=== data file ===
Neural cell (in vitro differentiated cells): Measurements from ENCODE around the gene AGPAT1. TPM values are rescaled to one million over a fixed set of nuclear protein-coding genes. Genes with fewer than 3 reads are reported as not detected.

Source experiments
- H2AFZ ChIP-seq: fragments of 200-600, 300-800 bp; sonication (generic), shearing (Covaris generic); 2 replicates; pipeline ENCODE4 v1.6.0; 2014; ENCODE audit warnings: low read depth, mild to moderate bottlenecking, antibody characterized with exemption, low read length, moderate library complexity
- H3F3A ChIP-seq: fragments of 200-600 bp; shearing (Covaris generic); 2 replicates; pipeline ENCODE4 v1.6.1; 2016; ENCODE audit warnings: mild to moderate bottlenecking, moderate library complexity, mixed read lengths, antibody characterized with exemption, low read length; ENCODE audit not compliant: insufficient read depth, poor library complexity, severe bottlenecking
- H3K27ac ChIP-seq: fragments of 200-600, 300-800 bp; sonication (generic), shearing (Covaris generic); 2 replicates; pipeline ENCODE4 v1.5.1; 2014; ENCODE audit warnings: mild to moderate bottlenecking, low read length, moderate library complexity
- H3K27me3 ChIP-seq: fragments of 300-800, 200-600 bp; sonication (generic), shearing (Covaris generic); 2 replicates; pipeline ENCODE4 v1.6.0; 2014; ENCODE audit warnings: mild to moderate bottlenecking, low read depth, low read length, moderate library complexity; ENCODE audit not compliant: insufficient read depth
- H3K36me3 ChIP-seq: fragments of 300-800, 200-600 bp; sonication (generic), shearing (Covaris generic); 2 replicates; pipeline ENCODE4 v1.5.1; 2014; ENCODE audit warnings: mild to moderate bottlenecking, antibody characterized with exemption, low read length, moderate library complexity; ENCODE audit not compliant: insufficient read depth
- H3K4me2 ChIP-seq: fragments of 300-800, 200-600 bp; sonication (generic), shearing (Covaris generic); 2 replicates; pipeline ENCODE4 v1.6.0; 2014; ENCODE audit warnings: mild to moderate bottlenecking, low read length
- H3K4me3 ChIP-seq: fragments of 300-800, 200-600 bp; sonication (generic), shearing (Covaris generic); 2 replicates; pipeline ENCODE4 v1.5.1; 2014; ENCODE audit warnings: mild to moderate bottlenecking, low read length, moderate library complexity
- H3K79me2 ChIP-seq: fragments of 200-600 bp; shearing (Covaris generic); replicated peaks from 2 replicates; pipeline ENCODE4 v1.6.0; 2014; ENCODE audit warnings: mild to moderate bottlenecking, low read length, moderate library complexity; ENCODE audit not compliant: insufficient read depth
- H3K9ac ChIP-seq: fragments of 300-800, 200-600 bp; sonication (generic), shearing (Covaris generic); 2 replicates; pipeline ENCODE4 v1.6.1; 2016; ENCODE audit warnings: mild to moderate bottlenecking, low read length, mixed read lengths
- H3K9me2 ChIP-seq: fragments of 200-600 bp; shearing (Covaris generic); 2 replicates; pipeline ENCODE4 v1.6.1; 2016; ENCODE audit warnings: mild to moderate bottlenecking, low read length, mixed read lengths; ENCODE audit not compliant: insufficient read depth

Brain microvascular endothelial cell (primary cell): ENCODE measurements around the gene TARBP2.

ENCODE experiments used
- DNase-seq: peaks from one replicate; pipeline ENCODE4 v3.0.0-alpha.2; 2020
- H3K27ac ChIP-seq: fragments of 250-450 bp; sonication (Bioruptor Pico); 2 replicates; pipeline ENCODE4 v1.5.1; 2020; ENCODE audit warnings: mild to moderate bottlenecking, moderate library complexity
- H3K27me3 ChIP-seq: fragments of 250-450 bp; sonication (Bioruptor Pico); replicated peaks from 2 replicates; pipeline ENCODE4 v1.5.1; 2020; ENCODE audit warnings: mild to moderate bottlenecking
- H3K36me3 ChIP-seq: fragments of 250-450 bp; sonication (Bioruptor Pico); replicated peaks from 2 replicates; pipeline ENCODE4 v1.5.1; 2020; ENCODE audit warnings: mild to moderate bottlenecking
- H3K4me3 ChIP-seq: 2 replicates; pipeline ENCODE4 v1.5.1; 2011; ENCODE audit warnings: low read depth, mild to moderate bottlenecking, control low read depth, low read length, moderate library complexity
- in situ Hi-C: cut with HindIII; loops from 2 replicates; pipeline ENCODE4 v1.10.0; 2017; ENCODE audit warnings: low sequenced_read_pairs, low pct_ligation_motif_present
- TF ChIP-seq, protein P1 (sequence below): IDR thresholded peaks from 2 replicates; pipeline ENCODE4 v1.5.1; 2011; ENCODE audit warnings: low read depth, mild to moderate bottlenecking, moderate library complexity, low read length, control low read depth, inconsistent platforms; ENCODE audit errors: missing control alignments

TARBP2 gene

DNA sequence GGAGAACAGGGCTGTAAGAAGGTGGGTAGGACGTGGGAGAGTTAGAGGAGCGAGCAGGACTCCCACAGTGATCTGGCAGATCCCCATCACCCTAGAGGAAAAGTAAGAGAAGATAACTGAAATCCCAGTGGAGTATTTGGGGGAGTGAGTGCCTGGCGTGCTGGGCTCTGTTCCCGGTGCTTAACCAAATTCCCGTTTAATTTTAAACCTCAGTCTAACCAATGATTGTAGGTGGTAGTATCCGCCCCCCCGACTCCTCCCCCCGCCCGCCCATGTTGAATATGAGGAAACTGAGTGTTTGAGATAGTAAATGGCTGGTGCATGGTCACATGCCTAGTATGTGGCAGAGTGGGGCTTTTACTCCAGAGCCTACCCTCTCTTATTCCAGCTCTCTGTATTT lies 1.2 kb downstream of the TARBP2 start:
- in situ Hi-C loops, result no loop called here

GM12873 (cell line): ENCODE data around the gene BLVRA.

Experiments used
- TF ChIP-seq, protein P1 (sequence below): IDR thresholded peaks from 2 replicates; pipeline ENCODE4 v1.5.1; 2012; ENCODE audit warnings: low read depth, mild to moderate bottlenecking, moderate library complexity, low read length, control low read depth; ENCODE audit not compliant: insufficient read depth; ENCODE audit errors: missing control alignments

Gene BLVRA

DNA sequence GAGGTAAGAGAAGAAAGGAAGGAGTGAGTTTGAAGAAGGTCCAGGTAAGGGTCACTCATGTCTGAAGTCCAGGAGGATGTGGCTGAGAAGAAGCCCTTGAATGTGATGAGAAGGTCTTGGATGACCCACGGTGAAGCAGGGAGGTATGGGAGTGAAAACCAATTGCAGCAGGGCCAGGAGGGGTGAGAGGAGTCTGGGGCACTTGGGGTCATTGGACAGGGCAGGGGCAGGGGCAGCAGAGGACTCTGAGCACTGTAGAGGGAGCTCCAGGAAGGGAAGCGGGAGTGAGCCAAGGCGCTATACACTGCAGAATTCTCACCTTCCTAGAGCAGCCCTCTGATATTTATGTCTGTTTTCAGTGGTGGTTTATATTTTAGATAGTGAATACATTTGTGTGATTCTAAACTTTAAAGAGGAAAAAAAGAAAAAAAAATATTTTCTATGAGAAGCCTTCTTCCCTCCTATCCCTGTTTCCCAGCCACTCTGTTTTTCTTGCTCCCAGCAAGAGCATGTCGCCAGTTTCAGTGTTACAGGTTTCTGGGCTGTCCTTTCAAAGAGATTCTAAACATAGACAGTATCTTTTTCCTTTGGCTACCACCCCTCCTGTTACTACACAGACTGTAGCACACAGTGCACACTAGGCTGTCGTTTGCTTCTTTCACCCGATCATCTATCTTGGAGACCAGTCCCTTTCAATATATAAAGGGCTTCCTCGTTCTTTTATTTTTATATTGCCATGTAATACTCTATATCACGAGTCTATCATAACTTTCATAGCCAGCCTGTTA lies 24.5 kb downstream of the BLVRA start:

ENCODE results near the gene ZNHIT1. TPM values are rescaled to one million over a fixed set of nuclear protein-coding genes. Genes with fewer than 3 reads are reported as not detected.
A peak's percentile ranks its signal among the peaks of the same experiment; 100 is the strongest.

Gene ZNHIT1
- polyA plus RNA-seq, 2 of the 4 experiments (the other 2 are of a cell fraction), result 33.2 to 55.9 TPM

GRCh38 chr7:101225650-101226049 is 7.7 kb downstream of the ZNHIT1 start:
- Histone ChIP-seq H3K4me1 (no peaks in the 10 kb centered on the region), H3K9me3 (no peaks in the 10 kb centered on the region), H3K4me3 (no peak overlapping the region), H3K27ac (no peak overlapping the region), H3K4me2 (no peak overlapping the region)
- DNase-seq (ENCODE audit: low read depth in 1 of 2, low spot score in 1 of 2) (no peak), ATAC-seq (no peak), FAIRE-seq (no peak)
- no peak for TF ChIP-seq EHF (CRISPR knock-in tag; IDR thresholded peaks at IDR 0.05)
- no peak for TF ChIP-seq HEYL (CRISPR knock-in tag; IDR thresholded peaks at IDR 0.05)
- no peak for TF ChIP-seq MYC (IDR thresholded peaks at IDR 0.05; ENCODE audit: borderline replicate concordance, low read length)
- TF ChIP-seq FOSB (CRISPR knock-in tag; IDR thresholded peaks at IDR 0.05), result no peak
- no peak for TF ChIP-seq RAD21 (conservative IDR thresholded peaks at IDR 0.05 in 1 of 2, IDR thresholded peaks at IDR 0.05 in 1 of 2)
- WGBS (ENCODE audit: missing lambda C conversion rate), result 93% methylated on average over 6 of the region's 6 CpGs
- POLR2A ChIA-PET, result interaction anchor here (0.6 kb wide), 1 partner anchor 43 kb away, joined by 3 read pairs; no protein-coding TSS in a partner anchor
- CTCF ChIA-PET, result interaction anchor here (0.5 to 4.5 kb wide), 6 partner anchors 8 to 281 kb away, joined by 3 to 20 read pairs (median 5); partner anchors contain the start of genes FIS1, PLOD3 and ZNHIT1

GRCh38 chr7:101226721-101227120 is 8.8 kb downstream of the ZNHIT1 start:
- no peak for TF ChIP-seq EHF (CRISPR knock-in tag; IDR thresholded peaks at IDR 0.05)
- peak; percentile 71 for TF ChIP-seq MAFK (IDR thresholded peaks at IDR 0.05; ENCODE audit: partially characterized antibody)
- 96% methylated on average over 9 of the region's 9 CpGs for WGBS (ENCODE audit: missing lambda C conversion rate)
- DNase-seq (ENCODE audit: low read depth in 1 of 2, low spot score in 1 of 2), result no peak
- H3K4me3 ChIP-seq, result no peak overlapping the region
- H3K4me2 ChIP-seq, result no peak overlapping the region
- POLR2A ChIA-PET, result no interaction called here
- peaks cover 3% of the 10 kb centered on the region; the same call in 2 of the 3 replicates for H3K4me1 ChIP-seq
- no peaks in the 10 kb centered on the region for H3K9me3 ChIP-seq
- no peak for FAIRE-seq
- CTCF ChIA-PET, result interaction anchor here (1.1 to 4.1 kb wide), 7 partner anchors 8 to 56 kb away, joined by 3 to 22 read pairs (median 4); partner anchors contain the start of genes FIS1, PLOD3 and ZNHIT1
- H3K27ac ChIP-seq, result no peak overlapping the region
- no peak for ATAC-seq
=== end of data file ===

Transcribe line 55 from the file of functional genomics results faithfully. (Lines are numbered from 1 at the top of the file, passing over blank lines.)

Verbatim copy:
- no peak for FAIRE-seq